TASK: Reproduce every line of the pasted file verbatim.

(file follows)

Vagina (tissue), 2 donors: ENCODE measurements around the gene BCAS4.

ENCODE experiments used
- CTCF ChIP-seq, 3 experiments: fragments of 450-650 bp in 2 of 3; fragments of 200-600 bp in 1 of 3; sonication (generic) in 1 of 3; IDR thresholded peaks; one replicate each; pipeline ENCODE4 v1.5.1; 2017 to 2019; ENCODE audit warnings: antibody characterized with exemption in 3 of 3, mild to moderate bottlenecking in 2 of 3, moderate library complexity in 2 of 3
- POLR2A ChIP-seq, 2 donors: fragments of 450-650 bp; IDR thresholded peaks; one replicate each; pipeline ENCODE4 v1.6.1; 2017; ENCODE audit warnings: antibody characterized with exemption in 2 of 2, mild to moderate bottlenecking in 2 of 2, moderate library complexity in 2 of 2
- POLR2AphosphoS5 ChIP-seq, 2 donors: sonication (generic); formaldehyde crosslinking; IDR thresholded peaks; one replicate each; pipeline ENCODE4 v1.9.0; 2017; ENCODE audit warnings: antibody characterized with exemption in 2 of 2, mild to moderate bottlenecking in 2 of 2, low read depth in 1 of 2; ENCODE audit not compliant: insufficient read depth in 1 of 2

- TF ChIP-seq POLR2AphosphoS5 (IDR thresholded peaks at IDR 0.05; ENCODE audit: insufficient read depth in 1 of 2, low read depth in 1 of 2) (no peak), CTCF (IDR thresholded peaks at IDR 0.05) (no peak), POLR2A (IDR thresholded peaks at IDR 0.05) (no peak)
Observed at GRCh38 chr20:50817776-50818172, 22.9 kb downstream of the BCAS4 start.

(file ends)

Vagina (tissue), 2 donors: ENCODE measurements around the gene BCAS4.

ENCODE experiments used
- CTCF ChIP-seq, 3 experiments: fragments of 450-650 bp in 2 of 3; fragments of 200-600 bp in 1 of 3; sonication (generic) in 1 of 3; IDR thresholded peaks; one replicate each; pipeline ENCODE4 v1.5.1; 2017 to 2019; ENCODE audit warnings: antibody characterized with exemption in 3 of 3, mild to moderate bottlenecking in 2 of 3, moderate library complexity in 2 of 3
- POLR2A ChIP-seq, 2 donors: fragments of 450-650 bp; IDR thresholded peaks; one replicate each; pipeline ENCODE4 v1.6.1; 2017; ENCODE audit warnings: antibody characterized with exemption in 2 of 2, mild to moderate bottlenecking in 2 of 2, moderate library complexity in 2 of 2
- POLR2AphosphoS5 ChIP-seq, 2 donors: sonication (generic); formaldehyde crosslinking; IDR thresholded peaks; one replicate each; pipeline ENCODE4 v1.9.0; 2017; ENCODE audit warnings: antibody characterized with exemption in 2 of 2, mild to moderate bottlenecking in 2 of 2, low read depth in 1 of 2; ENCODE audit not compliant: insufficient read depth in 1 of 2

- TF ChIP-seq POLR2AphosphoS5 (IDR thresholded peaks at IDR 0.05; ENCODE audit: insufficient read depth in 1 of 2, low read depth in 1 of 2) (no peak), CTCF (IDR thresholded peaks at IDR 0.05) (no peak), POLR2A (IDR thresholded peaks at IDR 0.05) (no peak)
Observed at GRCh38 chr20:50817776-50818172, 22.9 kb downstream of the BCAS4 start.